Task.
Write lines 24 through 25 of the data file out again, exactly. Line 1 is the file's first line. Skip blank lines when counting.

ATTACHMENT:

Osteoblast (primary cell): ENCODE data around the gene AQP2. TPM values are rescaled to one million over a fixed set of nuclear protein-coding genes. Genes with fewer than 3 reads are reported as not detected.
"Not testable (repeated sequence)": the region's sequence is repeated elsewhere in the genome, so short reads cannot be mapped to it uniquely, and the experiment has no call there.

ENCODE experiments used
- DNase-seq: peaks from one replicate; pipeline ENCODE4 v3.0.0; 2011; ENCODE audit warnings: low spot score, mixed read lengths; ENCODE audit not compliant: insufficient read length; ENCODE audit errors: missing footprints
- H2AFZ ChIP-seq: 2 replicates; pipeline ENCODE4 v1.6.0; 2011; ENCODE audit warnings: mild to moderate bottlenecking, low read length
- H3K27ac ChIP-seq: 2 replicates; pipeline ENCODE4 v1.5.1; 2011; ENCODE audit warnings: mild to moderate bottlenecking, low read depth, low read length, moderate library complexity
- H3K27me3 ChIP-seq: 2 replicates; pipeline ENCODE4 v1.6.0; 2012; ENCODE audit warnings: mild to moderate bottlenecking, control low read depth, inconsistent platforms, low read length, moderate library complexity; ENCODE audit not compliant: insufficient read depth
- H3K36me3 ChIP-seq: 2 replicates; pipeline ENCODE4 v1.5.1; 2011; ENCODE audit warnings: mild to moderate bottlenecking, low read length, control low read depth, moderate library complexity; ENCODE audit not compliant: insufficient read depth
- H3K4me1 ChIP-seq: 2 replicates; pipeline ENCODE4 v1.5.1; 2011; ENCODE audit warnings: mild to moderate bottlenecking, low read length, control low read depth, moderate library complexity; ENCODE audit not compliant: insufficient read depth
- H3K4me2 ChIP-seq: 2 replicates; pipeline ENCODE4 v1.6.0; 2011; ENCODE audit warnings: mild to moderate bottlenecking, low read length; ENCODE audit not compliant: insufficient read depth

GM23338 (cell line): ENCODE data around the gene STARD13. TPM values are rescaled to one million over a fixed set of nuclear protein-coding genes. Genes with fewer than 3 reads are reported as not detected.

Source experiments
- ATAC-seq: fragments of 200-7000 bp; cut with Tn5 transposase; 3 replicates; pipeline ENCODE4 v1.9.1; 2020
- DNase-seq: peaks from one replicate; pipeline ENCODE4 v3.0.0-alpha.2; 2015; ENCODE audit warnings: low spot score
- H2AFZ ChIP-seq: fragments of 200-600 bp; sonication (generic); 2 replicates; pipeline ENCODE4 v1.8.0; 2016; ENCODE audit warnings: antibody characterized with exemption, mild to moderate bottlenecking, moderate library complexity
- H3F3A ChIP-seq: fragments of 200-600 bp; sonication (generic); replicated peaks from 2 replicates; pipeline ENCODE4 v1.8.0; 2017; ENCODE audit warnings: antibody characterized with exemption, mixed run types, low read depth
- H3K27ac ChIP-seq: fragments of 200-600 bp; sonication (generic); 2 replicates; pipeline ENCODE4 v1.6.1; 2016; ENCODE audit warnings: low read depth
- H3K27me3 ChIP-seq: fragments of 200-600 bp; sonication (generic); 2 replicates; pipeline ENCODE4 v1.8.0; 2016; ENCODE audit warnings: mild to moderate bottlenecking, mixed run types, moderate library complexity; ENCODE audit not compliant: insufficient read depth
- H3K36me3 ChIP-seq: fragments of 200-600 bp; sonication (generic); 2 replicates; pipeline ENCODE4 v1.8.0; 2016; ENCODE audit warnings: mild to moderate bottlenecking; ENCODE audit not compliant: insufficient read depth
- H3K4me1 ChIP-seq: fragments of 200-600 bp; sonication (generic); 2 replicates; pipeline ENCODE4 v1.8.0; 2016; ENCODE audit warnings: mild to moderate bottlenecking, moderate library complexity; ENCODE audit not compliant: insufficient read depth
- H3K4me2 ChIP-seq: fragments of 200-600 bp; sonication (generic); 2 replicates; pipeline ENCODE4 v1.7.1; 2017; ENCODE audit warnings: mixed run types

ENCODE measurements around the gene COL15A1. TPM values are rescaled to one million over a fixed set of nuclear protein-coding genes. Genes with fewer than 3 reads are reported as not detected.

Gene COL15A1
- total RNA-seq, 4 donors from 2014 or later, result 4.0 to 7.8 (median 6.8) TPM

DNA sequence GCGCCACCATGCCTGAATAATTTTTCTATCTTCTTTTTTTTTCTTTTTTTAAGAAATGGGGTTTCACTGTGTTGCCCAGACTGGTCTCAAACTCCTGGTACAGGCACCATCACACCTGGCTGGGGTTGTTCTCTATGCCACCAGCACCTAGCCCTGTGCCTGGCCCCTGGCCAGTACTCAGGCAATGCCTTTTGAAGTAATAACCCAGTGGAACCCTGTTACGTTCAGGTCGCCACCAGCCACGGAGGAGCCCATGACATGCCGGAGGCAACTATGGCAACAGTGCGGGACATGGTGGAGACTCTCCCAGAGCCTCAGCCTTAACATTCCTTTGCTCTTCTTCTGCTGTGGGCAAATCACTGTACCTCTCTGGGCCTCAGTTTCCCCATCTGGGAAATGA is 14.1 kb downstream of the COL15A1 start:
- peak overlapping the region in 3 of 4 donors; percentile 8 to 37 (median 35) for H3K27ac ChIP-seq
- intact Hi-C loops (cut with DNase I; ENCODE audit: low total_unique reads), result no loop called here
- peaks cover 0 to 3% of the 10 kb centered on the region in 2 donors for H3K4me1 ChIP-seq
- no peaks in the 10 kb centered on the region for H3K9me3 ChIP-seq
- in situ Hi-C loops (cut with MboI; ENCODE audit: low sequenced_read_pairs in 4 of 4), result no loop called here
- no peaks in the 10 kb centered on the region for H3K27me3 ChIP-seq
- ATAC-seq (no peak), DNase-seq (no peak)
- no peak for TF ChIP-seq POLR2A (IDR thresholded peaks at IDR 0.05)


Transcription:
- total RNA-seq, 4 donors from 2014 or later, result 4.0 to 7.8 (median 6.8) TPM

DNA sequence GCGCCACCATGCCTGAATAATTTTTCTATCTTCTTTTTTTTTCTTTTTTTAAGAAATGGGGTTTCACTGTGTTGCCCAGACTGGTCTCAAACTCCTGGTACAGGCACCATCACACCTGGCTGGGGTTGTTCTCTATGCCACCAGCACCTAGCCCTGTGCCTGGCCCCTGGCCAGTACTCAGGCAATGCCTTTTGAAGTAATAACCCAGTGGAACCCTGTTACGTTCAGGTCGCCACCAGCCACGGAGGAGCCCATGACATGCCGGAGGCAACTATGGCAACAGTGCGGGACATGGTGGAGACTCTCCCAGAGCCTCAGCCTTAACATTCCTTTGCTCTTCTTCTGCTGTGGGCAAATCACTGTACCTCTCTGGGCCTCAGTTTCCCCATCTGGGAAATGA is 14.1 kb downstream of the COL15A1 start: